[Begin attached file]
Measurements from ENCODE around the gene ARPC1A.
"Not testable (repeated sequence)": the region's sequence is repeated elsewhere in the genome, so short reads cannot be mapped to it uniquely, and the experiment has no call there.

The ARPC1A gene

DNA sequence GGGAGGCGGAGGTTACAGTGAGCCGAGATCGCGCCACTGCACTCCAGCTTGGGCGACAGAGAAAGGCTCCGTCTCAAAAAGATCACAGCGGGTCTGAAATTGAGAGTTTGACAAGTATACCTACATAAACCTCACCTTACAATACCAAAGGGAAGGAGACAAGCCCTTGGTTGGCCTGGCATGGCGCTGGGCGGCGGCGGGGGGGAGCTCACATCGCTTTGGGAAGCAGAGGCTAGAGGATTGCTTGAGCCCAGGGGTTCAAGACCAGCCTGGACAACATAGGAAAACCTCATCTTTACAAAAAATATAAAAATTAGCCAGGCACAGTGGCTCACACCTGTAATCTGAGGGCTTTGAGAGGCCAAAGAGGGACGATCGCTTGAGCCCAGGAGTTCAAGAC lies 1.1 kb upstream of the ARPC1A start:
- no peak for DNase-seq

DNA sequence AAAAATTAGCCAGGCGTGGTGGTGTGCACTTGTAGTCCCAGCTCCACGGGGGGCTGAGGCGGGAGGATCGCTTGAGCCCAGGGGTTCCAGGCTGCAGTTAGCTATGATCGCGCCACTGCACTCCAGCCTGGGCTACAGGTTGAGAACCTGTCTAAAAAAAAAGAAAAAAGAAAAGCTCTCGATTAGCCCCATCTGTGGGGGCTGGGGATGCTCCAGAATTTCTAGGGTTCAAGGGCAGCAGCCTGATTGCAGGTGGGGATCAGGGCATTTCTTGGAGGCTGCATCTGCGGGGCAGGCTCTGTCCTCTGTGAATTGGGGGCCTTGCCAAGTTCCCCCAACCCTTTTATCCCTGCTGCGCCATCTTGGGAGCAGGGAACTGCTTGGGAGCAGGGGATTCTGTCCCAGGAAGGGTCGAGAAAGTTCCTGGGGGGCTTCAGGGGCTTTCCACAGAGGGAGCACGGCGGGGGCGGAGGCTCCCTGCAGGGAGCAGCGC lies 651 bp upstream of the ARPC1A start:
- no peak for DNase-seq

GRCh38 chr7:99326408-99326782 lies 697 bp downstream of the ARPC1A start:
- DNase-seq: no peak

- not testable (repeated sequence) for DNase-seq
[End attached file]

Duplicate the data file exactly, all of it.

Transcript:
Measurements from ENCODE around the gene ARPC1A.
"Not testable (repeated sequence)": the region's sequence is repeated elsewhere in the genome, so short reads cannot be mapped to it uniquely, and the experiment has no call there.

The ARPC1A gene

DNA sequence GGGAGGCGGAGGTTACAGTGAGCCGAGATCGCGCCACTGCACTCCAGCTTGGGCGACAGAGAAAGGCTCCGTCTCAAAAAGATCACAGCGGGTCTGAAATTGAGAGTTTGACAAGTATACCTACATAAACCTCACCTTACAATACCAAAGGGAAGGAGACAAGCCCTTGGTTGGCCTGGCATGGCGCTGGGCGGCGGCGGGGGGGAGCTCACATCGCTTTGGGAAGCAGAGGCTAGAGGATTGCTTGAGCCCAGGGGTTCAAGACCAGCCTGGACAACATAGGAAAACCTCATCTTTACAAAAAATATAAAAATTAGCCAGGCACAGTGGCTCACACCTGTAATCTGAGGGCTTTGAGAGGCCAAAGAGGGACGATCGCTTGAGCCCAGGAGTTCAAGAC lies 1.1 kb upstream of the ARPC1A start:
- no peak for DNase-seq

DNA sequence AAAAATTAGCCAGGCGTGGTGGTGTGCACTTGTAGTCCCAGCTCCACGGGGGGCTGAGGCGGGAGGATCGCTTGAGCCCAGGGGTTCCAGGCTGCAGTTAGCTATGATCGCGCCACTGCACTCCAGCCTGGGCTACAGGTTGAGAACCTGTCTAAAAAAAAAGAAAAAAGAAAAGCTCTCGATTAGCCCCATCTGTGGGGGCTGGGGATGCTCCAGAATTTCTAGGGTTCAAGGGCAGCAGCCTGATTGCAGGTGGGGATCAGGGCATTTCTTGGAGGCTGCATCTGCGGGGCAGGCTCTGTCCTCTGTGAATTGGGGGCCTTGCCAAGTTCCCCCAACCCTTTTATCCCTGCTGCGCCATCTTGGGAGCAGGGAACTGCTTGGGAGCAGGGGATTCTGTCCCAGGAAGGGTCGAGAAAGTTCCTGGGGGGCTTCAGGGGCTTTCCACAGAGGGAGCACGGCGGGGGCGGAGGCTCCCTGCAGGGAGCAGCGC lies 651 bp upstream of the ARPC1A start:
- no peak for DNase-seq

GRCh38 chr7:99326408-99326782 lies 697 bp downstream of the ARPC1A start:
- DNase-seq: no peak

- not testable (repeated sequence) for DNase-seq